Judith Rossner, 70; 'Mr. Goodbar' Author

Judith Rossner based
Judith Rossner based "Looking for Mr. Goodbar" on the murder of a teacher who went to singles bars. (Christopher Littlefield - AP)
By Adam Bernstein
Washington Post Staff Writer
Thursday, August 11, 2005

Judith Rossner, 70, a novelist who had her greatest popular success with a terrifying account of the singles bar scene, "Looking for Mr. Goodbar," died Aug. 9 at New York University Medical Center. She had diabetes and leukemia.

Mrs. Rossner's nine other books, beginning with "To the Precipice" (1966) and ending with "Perfidia" (1997), similarly were concerned with women's perspectives on ambition, loneliness and love.

"My abiding theme is separations," she once said, and that played out in plots involving divorces, runaway pregnant wives, adolescent anger and unusual love affairs. That last subject included her novels about a woman who grows sexually obsessed with conjoined twins ("Attachments," 1977) and the story of a 19th-century Lowell, Mass., millworker who, through tragic and improbable circumstance, unwittingly marries her own illegitimate son ("Emmeline," 1980).

She also wrote the top-selling "August" (1983), involving a young woman and her psychiatrist.

By far her most graphic novel was "Looking for Mr. Goodbar" (1975), based on the 1973 slaying of a schoolteacher in New York City who frequented singles bars. In her book, the schoolteacher is exploited through a series of devastating affairs. She finds a form of sexual freedom and personal empowerment in picking up men in bars but eventually takes home a man who kills her.

In a New York Times review, writer Carol Eisen Rinzler called "Looking for Mr. Goodbar" "uncommonly well-written and well-constructed fiction, easily accessible but full of insight and intelligence and illumination."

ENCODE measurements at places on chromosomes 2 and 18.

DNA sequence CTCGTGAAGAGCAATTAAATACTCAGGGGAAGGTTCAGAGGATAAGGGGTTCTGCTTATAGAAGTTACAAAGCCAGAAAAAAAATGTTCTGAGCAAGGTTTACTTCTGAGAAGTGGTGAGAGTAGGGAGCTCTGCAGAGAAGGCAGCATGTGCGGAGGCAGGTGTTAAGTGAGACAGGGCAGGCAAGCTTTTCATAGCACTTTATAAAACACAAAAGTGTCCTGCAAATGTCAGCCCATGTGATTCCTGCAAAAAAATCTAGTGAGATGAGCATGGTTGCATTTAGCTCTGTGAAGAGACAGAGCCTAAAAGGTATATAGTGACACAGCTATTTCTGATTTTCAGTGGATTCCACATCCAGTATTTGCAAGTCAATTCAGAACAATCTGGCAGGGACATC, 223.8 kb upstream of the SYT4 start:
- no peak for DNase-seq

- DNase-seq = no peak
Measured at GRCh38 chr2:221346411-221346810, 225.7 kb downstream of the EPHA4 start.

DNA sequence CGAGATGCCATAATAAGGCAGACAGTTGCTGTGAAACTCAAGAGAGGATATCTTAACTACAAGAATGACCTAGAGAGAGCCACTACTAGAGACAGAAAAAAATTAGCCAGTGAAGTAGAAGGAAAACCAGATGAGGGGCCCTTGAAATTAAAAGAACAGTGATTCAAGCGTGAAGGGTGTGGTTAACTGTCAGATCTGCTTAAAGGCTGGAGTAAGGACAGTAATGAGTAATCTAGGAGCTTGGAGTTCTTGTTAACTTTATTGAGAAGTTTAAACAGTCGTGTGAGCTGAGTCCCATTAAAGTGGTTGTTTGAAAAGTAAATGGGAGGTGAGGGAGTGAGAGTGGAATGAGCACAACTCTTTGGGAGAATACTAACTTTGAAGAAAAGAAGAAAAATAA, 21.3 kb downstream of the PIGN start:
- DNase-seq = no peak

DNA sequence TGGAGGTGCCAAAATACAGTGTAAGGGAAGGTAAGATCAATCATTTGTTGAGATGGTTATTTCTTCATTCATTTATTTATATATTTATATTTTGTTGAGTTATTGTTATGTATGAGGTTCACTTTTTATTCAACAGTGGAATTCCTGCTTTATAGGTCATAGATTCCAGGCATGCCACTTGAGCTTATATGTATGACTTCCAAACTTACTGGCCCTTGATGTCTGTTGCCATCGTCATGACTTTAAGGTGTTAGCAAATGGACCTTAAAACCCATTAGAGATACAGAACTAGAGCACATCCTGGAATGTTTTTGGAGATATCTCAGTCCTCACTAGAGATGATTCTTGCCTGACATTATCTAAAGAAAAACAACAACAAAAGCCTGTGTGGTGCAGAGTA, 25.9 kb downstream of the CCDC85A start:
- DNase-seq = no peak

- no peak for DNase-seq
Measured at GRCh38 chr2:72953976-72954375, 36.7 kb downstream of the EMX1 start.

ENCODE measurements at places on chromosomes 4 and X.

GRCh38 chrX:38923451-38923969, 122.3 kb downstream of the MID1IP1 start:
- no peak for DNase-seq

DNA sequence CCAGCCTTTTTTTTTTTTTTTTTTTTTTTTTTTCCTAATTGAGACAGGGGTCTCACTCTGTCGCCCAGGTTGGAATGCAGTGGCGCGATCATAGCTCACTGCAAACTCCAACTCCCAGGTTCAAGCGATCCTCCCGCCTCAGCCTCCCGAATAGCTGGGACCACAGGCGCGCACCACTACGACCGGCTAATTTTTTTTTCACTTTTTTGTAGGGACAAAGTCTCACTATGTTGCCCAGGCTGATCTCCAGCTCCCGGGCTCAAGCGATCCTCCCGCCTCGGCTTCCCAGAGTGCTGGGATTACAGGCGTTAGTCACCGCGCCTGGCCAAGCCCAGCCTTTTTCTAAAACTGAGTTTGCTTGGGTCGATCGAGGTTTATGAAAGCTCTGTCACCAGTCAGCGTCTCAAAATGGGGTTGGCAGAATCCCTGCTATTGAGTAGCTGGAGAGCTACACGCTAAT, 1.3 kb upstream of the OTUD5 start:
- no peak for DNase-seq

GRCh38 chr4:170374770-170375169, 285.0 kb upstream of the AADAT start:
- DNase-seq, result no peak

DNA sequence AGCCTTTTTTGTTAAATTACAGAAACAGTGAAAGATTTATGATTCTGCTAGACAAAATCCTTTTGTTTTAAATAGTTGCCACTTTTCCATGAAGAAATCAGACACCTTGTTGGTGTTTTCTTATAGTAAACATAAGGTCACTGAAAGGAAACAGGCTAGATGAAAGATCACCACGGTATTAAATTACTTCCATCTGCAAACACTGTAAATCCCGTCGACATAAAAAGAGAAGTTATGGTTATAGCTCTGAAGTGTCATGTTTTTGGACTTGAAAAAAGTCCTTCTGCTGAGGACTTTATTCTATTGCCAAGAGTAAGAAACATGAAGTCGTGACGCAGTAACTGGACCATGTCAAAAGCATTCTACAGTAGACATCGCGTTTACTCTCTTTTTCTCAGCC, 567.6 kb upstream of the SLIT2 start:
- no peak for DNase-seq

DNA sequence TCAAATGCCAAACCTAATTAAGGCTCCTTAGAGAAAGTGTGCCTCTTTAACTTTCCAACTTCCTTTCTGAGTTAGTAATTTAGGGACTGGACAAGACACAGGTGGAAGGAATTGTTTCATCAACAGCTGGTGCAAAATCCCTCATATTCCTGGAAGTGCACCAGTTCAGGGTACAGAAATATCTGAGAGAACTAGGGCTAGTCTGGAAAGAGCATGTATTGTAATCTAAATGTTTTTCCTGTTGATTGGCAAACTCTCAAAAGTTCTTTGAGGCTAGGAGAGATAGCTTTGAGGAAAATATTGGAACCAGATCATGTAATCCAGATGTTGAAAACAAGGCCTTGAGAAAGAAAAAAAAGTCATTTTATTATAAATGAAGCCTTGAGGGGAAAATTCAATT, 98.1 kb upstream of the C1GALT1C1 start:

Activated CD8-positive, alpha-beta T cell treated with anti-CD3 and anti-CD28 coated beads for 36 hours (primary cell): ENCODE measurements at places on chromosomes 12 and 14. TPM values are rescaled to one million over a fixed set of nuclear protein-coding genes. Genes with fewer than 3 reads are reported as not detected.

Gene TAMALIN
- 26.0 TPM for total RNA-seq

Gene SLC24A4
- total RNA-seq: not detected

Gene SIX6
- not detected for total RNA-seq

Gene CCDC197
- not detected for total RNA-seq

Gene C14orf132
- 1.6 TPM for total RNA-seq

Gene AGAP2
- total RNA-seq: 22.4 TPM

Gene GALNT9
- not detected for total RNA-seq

The 1977 film version starring Diane Keaton was a box office success, tapping into popular questions about the limits of sexual liberation. Mrs. Rossner distanced herself from the movie, saying that, without Keaton, "the flaws would be more obvious."

Judith Perelman was born March 1, 1935, in New York. Her mother, who taught first grade, pushed her to be a writer. "She used to say magazines were my favorite toys," she said.

She dropped out of the City College of New York to marry Robert Rossner, a teacher and writer. Early on, she did secretarial work in a real estate business. "I was efficient, and it took absolutely nothing out of me," she told a reporter. She wrote short stories and shopped them to women's magazines, which dismissed her submissions. One rejection slip read: "When all is said and done, she does not wear sufficiently rose-colored glasses for us."

She also wrote her first novel, published years later as "To the Precipice," about a Jewish woman's decisions in love.

Her initial books did not sell well or make money, but they usually were praised for their wit and verve. Soon after leaving her husband, with whom she was running a free school in New Hampshire, she published "Any Minute I Can Split" (1972), about a pregnant woman who runs away to a commune but soon has doubts.

Nora Ephron, editing a women's issue of Esquire magazine in the early 1970s, asked Mrs. Rossner to contribute. She suggested the real-life story of Roseann Quinn, a young schoolteacher who was slain by a man she reportedly met at a singles club.

She wrote the story but said Esquire lawyers axed the piece because it might affect the pending trial. She wrote the novelized version, spurred by a mood of general gloom that she thought would be terrific for storytelling. "I had just had a car accident and burned my leg and I was all depressed and everything," she later said.

The book brought her financial stability and allowed her to write full time. Her last novels included "His Little Women" (1990), playing off the Louise May Alcott classic but set in Hollywood.

"Alcott's idea that women are wonderful friends has been welcomed by the feminist movement and there's a large measure of truth in that, but it stops at a certain point," she once told London's Guardian newspaper. "All women are great friends until they're in competition for a man or a job, and then they're not such great friends. And the very idea of sisterhood, well, I'm very close to my sister, I adore her, but I was madly jealous of her and we had terrible fights when we were young. One truth does not eliminate the other."

Her marriages to Robert Rossner and Mort Persky ended in divorce.

Survivors include her husband, Stanley Leff; two children from the first marriage; a sister; and three grandchildren.

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